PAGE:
8. Wallet Factory
Wallet Factory has 15 years of expertise in the financial and payments industry. It offers payment, banking, loyalty and microfinance solutions. It is seen as the Swiss Knife
of the mobile wallet industry for its ability to deliver fully customised solutions. It doesn’t use AI or Blockchain in its solutions but its key success factors are its ability to deliver fully custom solutions and its impressive industry partnerships and
Obopay was established in 2005 and offers digital payments and banking platforms, including mobile wallets. Its mobile wallet comes with a card, P2P payments, loyalty schemes,
membership cards, and international remittance and savings. It is a huge enterprise linked to a proprietary banking platform.
Luxembourg-based Mangopay, which was acquired by Crédit Mutuel Arkéa in 2015, offers a range of mobile wallet services, including C2C and B2B payments, white-label solutions
and plugins. Customers can use the escrow wallets to send money worldwide. It offers integrations and software development kits for the most popular technologies available. It places most of its focus on its marketplace and crowdfunding platforms and hasn’t
incorporated AI and Blockchain into its offering. The company is agile and has a broad product offering.
How to choose a white-label wallet vendor
When choosing a white label vendor, there are certain criteria that are important to consider because the long-term success of your mobile wallet will be determined by the vendors ability to deliver to your evolving needs. Critical considerations include:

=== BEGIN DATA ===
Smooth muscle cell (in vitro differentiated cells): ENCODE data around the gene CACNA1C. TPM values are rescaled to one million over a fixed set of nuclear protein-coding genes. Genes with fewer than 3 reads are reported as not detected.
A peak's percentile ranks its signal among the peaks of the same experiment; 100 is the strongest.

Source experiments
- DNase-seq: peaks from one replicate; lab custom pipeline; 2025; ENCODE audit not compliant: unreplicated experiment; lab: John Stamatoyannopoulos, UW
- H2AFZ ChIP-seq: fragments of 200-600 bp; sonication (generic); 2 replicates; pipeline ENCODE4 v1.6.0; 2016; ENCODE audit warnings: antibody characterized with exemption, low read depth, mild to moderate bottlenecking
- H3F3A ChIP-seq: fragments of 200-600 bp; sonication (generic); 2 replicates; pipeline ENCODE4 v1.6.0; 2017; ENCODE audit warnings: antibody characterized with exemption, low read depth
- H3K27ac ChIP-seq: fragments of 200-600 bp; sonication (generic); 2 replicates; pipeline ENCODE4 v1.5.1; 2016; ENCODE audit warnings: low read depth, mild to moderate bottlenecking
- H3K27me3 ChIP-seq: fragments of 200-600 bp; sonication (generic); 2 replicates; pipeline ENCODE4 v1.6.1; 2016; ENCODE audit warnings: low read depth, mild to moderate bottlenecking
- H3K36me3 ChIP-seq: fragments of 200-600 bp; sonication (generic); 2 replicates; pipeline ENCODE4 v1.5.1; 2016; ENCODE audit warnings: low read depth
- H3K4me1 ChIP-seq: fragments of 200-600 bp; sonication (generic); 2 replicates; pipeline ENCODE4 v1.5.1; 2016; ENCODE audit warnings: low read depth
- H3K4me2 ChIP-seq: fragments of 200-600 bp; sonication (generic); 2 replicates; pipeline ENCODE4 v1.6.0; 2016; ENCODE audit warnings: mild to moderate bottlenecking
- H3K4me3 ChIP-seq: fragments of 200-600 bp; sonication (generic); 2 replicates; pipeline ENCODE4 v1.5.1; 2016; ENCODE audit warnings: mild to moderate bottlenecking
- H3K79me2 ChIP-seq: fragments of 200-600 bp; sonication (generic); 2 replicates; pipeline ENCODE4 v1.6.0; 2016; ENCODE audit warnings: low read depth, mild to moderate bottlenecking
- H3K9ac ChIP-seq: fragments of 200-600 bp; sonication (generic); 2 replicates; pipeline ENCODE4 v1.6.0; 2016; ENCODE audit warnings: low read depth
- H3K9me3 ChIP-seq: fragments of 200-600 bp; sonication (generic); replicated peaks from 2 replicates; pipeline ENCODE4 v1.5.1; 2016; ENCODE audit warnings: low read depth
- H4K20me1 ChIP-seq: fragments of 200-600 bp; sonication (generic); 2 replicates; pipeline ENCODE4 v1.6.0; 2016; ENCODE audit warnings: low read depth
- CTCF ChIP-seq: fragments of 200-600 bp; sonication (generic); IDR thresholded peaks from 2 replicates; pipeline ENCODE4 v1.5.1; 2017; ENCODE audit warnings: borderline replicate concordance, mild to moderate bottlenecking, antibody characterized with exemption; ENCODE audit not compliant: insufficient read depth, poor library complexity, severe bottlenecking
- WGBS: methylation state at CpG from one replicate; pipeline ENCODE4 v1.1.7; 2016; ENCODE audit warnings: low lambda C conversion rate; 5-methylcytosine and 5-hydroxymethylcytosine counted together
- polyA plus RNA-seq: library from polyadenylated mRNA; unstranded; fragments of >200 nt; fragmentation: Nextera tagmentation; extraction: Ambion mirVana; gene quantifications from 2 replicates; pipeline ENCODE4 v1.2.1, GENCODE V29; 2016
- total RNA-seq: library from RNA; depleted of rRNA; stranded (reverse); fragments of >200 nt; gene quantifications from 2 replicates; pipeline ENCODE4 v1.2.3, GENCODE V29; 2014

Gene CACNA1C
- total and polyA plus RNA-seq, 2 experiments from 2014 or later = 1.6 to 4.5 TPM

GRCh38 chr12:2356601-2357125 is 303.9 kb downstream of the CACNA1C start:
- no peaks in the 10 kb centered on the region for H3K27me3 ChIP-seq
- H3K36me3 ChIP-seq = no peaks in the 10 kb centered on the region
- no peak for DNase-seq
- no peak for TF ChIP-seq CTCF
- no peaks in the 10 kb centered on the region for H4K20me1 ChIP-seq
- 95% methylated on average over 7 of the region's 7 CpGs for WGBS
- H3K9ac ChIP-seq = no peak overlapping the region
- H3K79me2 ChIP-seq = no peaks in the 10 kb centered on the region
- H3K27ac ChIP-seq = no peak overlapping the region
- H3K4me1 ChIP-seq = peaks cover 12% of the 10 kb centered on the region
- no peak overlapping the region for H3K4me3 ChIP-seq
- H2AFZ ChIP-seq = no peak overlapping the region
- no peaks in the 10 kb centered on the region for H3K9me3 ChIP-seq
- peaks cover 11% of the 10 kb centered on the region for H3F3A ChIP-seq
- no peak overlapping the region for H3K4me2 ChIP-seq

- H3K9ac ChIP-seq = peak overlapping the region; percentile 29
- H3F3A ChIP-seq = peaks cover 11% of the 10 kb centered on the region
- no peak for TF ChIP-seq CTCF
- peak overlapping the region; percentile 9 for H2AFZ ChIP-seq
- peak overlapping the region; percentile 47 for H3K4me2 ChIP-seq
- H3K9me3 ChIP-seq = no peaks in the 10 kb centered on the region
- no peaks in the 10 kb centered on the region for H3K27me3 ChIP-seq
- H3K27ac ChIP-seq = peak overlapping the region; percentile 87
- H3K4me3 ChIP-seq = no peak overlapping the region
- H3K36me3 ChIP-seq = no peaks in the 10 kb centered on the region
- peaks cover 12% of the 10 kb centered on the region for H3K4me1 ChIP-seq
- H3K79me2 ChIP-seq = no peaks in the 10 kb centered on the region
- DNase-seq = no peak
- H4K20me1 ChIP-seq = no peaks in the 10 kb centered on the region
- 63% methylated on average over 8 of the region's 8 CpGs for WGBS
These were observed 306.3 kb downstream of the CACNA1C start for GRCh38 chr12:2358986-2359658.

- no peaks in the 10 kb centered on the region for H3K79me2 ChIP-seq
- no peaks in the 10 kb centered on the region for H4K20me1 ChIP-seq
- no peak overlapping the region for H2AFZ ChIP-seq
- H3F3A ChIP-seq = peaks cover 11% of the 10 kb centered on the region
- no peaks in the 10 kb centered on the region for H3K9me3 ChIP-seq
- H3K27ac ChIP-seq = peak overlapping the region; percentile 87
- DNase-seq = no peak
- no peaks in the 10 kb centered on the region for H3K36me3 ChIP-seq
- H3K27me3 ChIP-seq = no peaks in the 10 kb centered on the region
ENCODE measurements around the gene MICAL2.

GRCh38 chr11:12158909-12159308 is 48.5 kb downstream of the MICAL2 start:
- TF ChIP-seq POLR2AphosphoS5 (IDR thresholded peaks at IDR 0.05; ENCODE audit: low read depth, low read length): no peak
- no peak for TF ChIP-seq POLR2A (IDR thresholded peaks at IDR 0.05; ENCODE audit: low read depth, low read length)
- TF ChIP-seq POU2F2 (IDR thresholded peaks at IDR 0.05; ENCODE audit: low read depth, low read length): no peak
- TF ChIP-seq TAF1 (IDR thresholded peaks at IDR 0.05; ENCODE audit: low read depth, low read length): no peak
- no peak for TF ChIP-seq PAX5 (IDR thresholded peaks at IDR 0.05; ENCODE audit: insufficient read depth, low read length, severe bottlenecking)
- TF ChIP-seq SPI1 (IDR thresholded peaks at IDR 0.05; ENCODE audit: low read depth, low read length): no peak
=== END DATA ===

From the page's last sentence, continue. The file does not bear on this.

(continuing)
- Microservices architecture. Even if the starting point is the same for all clients, every company will develop at its own pace and will adapt the wallet over time to meet its customer needs. By developing a branded mobile wallet solution
using microservices, companies are able to easily adapt and scale the technology over time for increased usage or a growing number of users without having to change the underlying architecture of the wallet.
- Customization. The vendor should be able to customize the solution to your exact specifications. Many technology providers sell wallets “as is” or provide APIs so that companies can plug in additional functionality. But this is not ideal
because it does not offer the end-customer a wallet that has been carefully designed for them.
- Capacity. The vendor should be able to easily scale its development resources up and down when needed so the customer does not need to hire a huge team of dedicated developers.
- Technical support. The vendor should offer a flat monthly fee for hosting and technical support so that the client can focus on its business, knowing that the wallet is being supported by the developer and will function effectively.
- Integrations. The vendor should have the experience and capability to handle all types of integrations with the clients’ systems. The vendor should also be equipped to test and train users so that they are comfortable using the wallet and
are in a position to make full use of all the functionality it offers. Preferably, the white-label mobile wallet provider should have a local presence to oversee the integration of the software.
As you can see there is a lot to consider when deciding which provider to contract within the development of your branded, customized mobile wallet. However, it is well worth doing your homework properly at the beginning of the process because this will
set you up for long-term success with your employees or end-customers.